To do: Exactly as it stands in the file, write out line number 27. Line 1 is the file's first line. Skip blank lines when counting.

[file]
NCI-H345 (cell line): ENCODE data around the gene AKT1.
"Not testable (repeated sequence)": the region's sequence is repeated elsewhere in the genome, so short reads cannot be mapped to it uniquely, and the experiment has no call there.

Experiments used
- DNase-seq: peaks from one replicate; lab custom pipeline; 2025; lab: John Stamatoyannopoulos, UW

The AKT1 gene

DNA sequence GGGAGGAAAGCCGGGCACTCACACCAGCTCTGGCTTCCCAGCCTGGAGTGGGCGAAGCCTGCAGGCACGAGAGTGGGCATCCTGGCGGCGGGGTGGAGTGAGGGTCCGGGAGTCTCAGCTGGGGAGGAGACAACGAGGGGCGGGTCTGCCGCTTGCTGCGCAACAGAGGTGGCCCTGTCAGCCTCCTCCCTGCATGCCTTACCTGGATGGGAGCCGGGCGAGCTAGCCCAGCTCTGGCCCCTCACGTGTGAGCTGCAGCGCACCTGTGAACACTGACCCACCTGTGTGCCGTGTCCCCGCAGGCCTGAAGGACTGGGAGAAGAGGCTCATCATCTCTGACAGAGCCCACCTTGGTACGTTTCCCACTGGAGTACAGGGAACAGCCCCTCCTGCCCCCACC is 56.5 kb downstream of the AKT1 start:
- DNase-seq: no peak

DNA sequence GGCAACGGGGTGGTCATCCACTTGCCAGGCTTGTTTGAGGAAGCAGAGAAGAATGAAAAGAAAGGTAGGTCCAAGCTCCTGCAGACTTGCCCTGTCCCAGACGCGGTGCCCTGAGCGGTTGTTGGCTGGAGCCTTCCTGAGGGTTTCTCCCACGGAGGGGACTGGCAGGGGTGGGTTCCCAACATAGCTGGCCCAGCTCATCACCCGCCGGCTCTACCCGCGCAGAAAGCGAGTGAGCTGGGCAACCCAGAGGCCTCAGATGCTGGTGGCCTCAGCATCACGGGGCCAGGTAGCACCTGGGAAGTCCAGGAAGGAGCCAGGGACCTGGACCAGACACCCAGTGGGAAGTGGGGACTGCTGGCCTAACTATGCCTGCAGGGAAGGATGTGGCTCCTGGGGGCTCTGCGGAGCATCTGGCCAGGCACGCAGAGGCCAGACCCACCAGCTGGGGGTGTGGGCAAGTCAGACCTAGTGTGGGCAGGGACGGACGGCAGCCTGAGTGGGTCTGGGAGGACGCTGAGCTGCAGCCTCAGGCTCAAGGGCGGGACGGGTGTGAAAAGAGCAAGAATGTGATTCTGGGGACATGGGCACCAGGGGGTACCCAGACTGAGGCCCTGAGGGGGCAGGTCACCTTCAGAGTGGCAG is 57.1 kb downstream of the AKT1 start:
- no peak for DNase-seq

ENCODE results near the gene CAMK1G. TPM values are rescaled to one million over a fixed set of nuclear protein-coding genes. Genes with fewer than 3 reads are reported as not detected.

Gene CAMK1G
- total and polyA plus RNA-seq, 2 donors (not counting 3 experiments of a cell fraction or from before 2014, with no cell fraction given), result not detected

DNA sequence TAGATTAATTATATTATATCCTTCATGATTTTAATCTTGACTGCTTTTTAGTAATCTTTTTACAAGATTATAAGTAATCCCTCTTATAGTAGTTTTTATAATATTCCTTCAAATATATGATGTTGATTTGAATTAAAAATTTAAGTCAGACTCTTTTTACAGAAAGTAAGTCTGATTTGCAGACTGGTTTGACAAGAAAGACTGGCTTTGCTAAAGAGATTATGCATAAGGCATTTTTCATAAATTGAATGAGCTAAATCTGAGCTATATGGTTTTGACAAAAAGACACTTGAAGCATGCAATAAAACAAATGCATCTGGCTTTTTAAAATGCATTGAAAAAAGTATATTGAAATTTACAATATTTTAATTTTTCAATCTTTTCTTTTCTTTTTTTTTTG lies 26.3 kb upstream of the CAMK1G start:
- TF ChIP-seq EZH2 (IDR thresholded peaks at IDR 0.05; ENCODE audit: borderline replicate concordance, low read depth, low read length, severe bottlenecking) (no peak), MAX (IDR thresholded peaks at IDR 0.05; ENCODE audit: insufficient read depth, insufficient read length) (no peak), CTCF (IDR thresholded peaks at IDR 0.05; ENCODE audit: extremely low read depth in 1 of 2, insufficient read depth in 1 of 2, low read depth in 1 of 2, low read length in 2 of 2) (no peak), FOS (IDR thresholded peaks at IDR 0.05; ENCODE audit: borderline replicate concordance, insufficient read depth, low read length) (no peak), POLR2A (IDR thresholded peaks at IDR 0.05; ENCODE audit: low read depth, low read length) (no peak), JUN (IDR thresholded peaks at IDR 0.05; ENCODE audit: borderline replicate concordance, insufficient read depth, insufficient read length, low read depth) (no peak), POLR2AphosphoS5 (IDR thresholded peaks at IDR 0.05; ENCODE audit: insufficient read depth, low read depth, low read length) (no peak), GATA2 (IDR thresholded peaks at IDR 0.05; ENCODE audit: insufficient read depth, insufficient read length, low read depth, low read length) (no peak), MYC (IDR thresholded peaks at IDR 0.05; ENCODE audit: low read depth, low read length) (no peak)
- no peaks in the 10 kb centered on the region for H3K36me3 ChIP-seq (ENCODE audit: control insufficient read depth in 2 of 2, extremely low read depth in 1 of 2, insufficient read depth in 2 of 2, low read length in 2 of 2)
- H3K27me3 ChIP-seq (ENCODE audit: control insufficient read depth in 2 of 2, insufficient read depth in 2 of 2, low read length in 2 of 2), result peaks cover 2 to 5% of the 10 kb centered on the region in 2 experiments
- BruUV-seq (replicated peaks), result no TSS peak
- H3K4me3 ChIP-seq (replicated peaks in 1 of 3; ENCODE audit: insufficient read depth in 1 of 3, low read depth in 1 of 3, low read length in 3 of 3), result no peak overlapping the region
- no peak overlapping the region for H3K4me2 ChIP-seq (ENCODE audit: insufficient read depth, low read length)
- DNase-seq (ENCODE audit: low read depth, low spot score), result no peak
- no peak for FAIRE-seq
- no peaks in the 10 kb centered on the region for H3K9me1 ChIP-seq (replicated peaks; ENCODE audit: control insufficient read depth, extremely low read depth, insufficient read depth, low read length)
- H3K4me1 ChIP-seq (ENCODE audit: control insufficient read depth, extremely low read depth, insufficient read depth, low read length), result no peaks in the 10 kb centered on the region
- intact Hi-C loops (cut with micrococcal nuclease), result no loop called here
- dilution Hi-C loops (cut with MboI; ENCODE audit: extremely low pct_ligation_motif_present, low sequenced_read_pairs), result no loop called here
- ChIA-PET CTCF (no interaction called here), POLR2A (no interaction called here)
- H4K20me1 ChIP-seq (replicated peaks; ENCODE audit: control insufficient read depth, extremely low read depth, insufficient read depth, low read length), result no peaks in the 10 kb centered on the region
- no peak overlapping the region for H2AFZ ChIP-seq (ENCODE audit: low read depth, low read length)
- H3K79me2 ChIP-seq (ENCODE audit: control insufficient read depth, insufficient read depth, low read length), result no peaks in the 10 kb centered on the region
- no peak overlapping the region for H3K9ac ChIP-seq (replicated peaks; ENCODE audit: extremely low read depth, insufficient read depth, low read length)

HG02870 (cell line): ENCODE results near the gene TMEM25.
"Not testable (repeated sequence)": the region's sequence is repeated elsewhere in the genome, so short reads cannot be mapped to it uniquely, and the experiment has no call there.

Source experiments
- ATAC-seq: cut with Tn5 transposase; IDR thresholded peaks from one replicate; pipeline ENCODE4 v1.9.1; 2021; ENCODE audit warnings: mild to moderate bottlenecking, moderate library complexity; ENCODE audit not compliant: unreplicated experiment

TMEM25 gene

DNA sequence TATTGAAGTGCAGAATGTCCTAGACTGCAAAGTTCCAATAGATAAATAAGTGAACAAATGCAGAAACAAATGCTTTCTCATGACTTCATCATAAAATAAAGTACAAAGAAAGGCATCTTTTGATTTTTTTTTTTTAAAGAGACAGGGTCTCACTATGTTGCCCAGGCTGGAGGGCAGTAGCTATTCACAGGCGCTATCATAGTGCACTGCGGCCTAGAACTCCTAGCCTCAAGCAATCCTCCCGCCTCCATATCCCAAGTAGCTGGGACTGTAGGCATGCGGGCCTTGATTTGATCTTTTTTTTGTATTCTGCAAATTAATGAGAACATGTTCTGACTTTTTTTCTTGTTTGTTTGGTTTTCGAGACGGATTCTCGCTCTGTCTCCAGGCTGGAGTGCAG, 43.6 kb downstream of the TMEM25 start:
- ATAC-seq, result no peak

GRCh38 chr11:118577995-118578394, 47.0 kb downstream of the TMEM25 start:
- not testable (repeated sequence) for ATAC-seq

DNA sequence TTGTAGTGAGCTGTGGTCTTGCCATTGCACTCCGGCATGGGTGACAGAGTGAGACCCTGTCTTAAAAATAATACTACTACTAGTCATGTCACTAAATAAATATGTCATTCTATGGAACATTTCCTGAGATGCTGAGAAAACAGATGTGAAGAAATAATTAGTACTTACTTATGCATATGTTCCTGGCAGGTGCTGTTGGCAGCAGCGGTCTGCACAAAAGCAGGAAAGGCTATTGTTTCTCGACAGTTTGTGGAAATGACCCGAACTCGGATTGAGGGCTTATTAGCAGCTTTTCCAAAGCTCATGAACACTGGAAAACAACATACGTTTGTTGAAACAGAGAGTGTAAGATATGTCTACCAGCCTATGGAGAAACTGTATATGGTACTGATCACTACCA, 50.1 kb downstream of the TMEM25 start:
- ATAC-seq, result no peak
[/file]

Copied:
- H4K20me1 ChIP-seq (replicated peaks; ENCODE audit: control insufficient read depth, extremely low read depth, insufficient read depth, low read length), result no peaks in the 10 kb centered on the region